Twenty people died due to late ambulances over 12 days when a trust failed to move into its highest state of emergency, an MP has said.
Labour’s Clive Lewis told the Commons senior managers wanted to move East of England Ambulance Service Trust to so-called REAP 4 on 19 December.
Mr Lewis said the decision was not taken until 31 December.
The trust said it experienced “significant pressure” over the winter period.
The Department of Health has been contacted by the BBC, but has yet to comment.
The Norwich South MP said the trust could have called in the army and added that it did not seek aid when it eventually moved to the emergency status.
REAP, or the Resource Escalation Action Plan, is a framework designed to maintain an effective and safe operational and clinical response for patients by ambulance trusts.
Raising a point of order with Speaker John Bercow, Mr Lewis said: “I hope to get your advice on an exceptionally serious issue that’s been brought to me by a whistleblower in my constituency relating to the East of England Ambulance Service.
“It has been put to me that the service became critically overstretched due to high demand on 19 December, and at that point senior operational managers wanted to move to REAP 4, the highest state of emergency, and seek mutual aid, most likely from the armed forces.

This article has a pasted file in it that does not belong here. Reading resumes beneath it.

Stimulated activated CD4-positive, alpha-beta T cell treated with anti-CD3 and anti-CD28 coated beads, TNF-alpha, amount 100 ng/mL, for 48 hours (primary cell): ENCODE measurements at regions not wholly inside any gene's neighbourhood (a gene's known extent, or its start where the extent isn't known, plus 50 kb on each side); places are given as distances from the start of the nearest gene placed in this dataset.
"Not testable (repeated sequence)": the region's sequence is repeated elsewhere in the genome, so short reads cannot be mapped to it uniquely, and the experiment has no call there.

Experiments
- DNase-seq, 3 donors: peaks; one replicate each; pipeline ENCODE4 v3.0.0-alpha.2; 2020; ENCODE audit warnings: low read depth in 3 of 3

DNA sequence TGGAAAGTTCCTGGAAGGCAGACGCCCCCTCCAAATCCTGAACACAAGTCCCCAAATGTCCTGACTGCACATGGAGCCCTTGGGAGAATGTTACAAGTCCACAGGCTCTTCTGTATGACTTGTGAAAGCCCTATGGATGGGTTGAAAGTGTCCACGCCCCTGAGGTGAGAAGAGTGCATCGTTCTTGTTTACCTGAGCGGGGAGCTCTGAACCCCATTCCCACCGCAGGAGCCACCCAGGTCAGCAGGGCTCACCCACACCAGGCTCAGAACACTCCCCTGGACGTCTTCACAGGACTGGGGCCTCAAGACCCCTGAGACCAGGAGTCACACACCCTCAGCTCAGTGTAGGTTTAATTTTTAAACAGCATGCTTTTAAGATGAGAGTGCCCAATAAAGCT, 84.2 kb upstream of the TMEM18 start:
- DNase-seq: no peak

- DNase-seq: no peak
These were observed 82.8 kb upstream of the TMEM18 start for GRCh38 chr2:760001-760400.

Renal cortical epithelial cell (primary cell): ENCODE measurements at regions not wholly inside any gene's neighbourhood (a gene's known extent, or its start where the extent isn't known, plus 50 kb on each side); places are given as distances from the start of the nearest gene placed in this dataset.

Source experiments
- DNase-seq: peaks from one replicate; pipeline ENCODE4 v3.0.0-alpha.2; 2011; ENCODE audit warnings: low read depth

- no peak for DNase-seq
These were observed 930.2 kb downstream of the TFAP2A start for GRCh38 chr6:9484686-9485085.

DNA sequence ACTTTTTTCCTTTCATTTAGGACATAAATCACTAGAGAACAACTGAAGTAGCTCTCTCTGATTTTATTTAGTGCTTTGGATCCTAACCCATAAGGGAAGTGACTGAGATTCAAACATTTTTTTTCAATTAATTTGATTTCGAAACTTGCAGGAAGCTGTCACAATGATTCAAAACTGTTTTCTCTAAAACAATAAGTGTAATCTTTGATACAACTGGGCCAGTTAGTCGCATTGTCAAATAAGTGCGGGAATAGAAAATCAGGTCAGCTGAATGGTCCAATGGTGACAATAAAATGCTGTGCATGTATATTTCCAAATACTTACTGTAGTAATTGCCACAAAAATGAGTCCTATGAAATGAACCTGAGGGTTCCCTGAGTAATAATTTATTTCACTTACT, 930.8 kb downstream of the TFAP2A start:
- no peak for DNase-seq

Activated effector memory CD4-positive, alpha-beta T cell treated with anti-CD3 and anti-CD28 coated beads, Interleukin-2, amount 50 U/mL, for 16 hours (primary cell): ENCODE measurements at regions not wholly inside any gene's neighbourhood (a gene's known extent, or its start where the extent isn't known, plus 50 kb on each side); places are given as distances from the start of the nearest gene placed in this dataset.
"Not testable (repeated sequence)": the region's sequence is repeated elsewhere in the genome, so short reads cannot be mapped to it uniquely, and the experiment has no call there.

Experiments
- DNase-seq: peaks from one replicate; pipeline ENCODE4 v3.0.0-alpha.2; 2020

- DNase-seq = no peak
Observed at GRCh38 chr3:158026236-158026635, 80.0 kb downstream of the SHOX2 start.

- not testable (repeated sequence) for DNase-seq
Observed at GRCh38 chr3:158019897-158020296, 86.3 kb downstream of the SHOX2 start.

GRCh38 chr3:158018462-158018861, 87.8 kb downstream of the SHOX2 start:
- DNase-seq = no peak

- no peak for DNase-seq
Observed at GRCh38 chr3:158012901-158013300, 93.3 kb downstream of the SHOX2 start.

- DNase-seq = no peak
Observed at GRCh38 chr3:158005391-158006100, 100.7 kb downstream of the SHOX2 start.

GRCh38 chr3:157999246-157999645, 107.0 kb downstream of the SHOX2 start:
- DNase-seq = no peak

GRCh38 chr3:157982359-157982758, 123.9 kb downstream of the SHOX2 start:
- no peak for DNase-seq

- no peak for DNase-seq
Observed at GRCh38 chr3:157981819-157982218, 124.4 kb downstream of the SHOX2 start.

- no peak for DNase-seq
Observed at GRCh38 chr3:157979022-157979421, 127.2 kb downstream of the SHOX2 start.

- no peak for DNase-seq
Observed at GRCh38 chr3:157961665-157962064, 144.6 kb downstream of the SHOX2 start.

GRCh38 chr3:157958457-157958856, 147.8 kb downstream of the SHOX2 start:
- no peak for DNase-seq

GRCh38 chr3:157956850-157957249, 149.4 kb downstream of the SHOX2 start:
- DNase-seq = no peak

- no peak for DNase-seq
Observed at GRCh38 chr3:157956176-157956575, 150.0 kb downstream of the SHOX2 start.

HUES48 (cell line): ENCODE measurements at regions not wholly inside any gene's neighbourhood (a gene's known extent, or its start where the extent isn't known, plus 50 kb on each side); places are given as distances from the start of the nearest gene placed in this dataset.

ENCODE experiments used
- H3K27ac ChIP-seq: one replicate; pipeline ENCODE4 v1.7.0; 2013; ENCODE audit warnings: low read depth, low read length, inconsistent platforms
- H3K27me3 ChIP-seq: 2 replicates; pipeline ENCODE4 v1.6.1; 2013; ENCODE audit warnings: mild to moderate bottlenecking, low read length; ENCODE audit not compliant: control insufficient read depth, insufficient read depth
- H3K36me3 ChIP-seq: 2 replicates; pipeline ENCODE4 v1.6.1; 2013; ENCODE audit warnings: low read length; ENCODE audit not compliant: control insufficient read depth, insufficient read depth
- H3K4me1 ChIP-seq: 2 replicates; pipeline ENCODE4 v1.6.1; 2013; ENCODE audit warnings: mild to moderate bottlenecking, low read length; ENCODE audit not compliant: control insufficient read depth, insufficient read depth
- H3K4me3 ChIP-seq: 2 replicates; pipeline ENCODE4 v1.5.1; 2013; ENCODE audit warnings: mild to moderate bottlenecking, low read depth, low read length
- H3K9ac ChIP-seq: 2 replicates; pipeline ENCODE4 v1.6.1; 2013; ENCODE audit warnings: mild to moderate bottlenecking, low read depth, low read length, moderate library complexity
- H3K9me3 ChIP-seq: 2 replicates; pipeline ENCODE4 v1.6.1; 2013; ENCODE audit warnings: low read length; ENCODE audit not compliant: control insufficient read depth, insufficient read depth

“However, that decision was not taken until 31 December, some 12 days later, and even then aid was not requested by senior management.
“I’ve been informed during this period that 20 people died in incidents where ambulances arrived late.”
Mr Bercow suggested Mr Lewis should table questions to the Health Secretary and consult colleagues on the Labour frontbench.
The ambulance service said: “We always monitor our demand and capacity and take necessary actions to protect patients, working closely with NHS Improvement and NHS England.
“The trust has a robust internal process and we are investigating appropriately.
“Since Christmas we have responded to in excess of 50,000 patients. Of those, less than 0.2% of patients have experienced a significant delay.”